VOL. 123 | NO. 41 | Thursday, February 28, 2008
Federal Regulator Lifts Limits on Mortgage Portfolios Held by Fannie Mae and Freddie Mac
By MARCY GORDON | AP Business Writer
WASHINGTON (AP) - Fannie Mae and Freddie Mac will be allowed to expand their roles in the turbulent mortgage market even as worsening conditions in the housing sector punish the two companies.
Fannie, the largest buyer and backer of U.S. home loans, said Wednesday it lost nearly $3.6 billion in the fourth quarter of 2007 amid mounting home-loan delinquencies and soured bets on interest rates. Freddie is expected Thursday to report a $1.5 billion fourth-quarter loss, according to Wall Street estimates.
Under a previous agreement with federal regulators, the timely filing of Fannie's and Freddie's financial results triggers the removal of an investment-portfolio cap placed in the aftermath of multibillion-dollar accounting scandals at the government-sponsored companies.
Analysts said the impact will be limited, however, because of the large cash cushion Fannie and No. 2 mortgage financer Freddie must maintain as a reserve against risk. Tightness in credit markets makes it expensive for Fannie and Freddie to marshal additional funds.
Fannie, which gave a pessimistic housing outlook for 2008, said close to 90 percent of its fourth-quarter losses stemmed from investments it made based on the assumption that falling interest rates would cause mortgage values to appreciate.
Fannie's $3.56 billion quarterly loss contrasts with a profit of $604 million in the same period a year earlier. The loss was equivalent to $3.80 a share, far steeper than the $1.24-per-share loss forecast by analysts surveyed by Thomson Financial.
"The housing conditions are serious and they've gotten worse," the company's president and CEO, Daniel Mudd, said in a conference call with analysts. "This is an extraordinarily uncertain market."
Mudd called 2008 "another tough year."
A silver lining for Fannie, executives said, will be the anticipated wave of refinancing activity as borrowers with adjustable loans resetting at higher rates secure more affordable, fixed-rate mortgages. Plans put in place by the Bush administration and Congress are intended to prime the mortgage-market pump, though the effects so far have been limited.
An additional spark to the mortgage market could come following Wednesday's announcement by the Office of Federal Housing Enterprise Oversight, which said that on March 1 it will remove the combined $1.5 trillion cap on Fannie's and Freddie's mortgage holdings.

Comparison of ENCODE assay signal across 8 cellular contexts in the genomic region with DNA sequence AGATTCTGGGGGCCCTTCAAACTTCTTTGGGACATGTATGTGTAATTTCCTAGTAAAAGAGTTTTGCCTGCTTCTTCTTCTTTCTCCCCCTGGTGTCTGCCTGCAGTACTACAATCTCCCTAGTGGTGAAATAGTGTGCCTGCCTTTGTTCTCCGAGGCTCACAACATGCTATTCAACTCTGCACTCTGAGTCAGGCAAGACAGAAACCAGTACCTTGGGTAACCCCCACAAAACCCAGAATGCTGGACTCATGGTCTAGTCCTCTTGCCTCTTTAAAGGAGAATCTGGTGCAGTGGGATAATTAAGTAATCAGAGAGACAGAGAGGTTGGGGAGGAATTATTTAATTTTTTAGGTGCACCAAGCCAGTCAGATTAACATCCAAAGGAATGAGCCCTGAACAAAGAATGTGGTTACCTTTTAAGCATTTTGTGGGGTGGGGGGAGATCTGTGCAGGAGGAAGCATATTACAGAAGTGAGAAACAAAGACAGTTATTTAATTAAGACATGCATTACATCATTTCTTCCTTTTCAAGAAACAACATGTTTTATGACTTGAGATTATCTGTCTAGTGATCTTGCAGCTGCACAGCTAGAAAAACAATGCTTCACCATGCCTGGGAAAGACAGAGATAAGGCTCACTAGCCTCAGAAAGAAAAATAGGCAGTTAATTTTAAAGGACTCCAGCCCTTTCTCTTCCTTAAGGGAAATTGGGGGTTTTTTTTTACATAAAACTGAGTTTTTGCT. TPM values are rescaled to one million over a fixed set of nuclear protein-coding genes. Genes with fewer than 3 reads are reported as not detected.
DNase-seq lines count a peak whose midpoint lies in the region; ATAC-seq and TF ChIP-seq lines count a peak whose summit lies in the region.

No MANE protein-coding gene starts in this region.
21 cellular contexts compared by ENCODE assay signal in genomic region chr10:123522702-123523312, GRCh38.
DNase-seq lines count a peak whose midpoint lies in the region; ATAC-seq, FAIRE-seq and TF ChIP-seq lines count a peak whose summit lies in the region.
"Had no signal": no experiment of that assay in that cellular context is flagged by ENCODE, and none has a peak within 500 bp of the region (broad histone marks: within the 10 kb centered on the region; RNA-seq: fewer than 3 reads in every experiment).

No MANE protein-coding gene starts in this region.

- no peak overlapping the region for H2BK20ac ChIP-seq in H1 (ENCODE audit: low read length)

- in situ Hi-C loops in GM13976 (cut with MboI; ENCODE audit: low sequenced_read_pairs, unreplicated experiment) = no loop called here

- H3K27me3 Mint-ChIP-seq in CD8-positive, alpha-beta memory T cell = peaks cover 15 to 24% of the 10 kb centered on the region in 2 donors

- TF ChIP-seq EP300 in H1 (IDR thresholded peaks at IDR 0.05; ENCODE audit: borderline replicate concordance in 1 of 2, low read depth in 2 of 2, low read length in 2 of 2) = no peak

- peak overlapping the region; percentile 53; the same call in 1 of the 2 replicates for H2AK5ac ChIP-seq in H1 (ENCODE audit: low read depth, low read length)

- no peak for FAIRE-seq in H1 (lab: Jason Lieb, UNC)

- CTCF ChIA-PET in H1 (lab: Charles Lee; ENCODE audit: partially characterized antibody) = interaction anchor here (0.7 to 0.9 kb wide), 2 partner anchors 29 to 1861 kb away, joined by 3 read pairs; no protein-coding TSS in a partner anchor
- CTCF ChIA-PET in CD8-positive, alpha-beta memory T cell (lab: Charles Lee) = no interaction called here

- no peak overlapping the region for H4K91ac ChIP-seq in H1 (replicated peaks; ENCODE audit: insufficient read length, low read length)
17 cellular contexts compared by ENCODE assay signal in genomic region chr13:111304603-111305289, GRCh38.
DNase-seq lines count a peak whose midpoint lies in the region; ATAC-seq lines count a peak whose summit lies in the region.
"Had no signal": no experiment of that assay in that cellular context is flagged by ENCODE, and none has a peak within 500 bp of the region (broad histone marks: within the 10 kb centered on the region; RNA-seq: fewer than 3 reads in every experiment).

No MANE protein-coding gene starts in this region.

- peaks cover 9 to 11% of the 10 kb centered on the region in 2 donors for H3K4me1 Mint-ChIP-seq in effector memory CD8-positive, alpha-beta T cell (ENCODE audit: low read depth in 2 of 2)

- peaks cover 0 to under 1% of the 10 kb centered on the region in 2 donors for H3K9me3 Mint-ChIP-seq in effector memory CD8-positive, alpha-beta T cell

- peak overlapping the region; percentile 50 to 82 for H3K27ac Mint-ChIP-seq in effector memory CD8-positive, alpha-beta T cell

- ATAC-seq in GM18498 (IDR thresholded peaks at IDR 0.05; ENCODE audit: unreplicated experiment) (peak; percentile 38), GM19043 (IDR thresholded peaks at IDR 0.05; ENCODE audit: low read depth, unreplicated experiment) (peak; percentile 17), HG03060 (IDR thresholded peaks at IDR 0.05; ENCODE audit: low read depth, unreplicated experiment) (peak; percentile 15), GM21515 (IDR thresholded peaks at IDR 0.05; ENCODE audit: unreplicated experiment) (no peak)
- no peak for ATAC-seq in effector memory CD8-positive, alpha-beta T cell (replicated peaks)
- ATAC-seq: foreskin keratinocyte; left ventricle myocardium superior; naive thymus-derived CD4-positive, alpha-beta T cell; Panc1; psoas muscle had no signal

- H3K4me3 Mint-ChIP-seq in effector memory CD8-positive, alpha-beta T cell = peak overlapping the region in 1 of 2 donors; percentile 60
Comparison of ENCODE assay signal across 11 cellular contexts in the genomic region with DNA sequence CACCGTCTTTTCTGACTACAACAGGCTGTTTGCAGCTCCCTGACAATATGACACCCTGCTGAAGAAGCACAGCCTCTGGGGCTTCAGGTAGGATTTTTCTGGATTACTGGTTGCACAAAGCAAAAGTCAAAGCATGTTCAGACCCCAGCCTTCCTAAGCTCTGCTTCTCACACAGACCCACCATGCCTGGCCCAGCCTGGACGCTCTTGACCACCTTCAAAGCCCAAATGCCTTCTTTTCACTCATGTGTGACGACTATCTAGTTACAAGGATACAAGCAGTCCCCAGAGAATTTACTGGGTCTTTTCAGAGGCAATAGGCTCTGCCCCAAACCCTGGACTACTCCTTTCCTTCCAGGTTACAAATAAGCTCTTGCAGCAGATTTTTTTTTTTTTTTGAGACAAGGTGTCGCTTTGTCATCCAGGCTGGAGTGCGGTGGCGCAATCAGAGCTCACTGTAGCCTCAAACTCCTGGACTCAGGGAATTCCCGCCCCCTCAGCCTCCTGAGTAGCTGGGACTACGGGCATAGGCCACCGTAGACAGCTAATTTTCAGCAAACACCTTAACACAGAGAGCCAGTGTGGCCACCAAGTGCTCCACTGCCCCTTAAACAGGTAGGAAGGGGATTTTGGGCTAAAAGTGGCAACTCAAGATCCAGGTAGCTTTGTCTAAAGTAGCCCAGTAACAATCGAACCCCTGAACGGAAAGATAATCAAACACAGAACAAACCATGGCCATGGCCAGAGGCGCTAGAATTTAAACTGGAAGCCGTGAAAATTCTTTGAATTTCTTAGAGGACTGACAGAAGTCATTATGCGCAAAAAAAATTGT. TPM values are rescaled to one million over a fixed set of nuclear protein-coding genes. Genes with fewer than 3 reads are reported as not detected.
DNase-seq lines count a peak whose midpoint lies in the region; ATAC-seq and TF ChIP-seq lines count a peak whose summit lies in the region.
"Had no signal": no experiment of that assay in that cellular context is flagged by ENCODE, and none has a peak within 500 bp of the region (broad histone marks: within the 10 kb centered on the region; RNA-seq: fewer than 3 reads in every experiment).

However, a bigger constraint on the companies' ability to buy mortgages has been a government mandate that requires Fannie and Freddie to keep 30 percent more capital in reserve than the minimum legal requirement, analysts said. That restriction, which the government is considering decreasing gradually, means Fannie and Freddie would have to boost their reserves by billions more to be able to make more loan purchases.
"The question becomes do they have the capital to maintain a larger portfolio?" said Bert Ely, a banking consultant based in Alexandria, Va.
Because of the required 30 percent cushion, the companies have been forced to sell special stock to raise a total $13 billion in capital in 2007 and have cut dividends.
"Our No. 1 priority is capital," Mudd said in the conference call.
Sen. Charles Schumer, D-N.Y., called the decision to eliminate the portfolio limits "long overdue" and also said the capital requirement should be lifted immediately.
The government "clearly is responding to pressure to open up Fannie and Freddie's ability to buy loans," said Bob Walters, chief economist with Quicken Loans, a mortgage company based in Livonia, Mich.
Fannie attributed $3.2 billion of its losses to the revaluing of complex financial instruments it uses to hedge against swings in interest rates.
Through these investments, known as "interest rate swaps," Fannie tries to hedge against the risks of rising or falling interest rates. The mortgages on the company's books tend to rise in value when interest rates drop, and vice versa. But that bet hasn't worked out of late, as interest rates fell in the fourth quarter and the value of mortgages held on the company's books has fallen as well.
Fannie said Wednesday it expects U.S. home prices to fall by 5 percent to 7 percent this year. It earlier forecast a decline of 4 percent to 5 percent. Fannie Mae said it expects to lose money this year on 11 to 15 of every 1,000 mortgages held on its $2.4 trillion book, up from its earlier expectation of eight to 10 and a steep increase from four to six in 2007.
AP Business Writer Alan Zibel in Washington contributed to this report.
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